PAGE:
FOOD: The food was a mixed bag of diner fare – some curious, some suspicious, and some delicious. Kumm Esse has a HUGE menu – several pages for breakfast alone – with specialized pages just for some demographics (see the Senior Citizen’s Menu below).


I went for a breakfast combo called Bud’s 2×4: two each of four different items (although now that I look at the picture again, I’m seeing five different things): 2 eggs, 2 slices of bacon, 2 sausage links, 2 pieces of toast, and 2 pancakes. Coffee was included. Speaking of which, Kumm Esse featured some of the BEST diner coffee I’ve ever tasted. Not gourmet, but straight-up tasty brown. Mmm. The breakfast, on the other hand, was nothing to write home about (but apparently enough to blog about): good toast and eggs, thin bacon, dry sausage, and sticky pancakes.

One thing we discovered about the food was that Kumm Esse seems to use a high-gluten flour in their food. I noticed it at first with the pancakes, when I couldn’t cut them with the side of my fork. They were seriously chewy. We noticed the same thing with the biscuits and gravy – the gravy was almost gummy it was so sticky.

My wife chose the Chipped Beef with Gravy on Texas Toast. It was a little salty, and again sticky, but otherwise very good. It’s a bold, hearty meal.

Here’s a shot of a fried egg – I wish I could fry eggs like that. At the diner, you can order your eggs Kumm Esse style, which means they’ll throw ham, potatoes, onions, and peppers in with them.


My sister-in-law tried the Country Fries with Eggs. Nice mix of starch and protein.

Ah, and here we come to the piece de resistance, that eastern Pennsylvania specialty: scrapple. I had heard about scrapple on the Food Network, but this was my first opportunity to try it. Scrapple is made from pork scraps (get the name?) mixed with corn mush and fried. I will say this about scrapple: it’s tasty. Nice crispy outside, good seasoning, and a definite meat-like consistency on the inside. My mother-in-law, who grew up in Eastern PA, said it was good, but not the best scrapple she’s tasted. Maybe someday we’ll do a scrapple tour. Or what about an entire blog dedicated to it?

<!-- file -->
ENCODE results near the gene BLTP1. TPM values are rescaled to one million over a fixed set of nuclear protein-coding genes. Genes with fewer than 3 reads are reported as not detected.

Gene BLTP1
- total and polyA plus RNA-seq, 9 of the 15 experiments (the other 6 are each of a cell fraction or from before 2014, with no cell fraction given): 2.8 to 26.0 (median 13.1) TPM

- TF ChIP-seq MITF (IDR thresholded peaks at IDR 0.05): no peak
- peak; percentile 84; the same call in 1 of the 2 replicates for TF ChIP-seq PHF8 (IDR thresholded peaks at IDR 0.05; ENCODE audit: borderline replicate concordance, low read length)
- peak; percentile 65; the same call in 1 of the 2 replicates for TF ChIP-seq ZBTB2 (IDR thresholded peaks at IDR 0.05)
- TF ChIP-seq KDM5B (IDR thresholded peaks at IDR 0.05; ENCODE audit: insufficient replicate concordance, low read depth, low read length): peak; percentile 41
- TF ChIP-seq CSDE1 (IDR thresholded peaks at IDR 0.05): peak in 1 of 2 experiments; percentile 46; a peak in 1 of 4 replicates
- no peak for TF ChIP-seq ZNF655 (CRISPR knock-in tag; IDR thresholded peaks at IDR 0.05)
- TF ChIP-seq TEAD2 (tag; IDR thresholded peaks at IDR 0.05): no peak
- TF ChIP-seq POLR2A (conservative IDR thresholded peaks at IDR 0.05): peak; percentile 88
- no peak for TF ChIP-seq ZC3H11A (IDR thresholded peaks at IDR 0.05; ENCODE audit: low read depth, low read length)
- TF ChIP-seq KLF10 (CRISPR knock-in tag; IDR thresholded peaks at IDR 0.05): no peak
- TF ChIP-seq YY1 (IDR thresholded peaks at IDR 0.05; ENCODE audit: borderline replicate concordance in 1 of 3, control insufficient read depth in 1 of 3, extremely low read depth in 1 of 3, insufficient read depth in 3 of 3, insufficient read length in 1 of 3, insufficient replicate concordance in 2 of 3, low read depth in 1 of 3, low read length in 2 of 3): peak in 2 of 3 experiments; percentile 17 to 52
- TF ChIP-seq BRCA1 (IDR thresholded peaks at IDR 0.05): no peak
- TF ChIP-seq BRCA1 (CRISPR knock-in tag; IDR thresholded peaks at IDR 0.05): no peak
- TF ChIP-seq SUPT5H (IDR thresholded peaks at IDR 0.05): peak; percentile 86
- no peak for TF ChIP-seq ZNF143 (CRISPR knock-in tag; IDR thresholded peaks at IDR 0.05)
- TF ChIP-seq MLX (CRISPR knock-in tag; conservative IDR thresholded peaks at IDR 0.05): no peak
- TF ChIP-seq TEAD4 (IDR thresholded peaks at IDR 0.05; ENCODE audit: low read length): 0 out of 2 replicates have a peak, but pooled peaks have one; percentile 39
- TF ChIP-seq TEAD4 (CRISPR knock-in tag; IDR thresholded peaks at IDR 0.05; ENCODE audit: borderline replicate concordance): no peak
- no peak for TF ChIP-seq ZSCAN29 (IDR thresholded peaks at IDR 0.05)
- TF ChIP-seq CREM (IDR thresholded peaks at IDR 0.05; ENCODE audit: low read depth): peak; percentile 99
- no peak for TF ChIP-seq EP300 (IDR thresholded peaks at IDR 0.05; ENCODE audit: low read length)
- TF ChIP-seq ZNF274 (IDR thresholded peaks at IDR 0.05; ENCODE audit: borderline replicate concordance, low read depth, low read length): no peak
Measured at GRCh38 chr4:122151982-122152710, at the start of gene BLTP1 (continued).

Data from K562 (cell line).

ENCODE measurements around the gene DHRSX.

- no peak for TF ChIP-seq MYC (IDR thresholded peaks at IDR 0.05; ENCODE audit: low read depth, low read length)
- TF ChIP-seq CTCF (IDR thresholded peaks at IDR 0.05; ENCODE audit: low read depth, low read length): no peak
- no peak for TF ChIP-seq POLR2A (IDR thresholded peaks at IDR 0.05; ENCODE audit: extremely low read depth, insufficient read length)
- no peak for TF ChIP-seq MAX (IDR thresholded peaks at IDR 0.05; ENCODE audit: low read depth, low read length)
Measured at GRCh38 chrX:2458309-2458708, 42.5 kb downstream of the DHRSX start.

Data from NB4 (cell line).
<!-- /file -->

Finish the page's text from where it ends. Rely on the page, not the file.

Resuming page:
SERVICE: The service at Kumm Esse, was fine. We sat a little while before someone came and took our orders, but they were friendly and seated us quickly. The servers – all women – seemed to be wearing hospital scrubs. But they moved quickly and efficiently – I even watched one woman behind the counter filling up four coffee mugs at once – all four in one hand, while she worked the coffee machine with the other. And she didn’t spill. Clearly years of experience at work.


OVERALL: Our server told us that Kumm Esse Diner first opened around 1960, and not much seems to have changed since them. It’s a perfect example of a small diner that sits at the intersection of two major state routes and serves as a hub for locals and travelers to sit back with coffee, some pie, or a filling breakfast. Even as we walked up to the diner, the inviting smells of the kitchen (probably cooking up scrapple) offered a sense of comfort. So if you happen to be passing through Myerstown, stop on by, if only for a cup of coffee.


OTHER LINKS:
-> Scrapple on Wikipedia

Kumm Esse Diner on Urbanspoon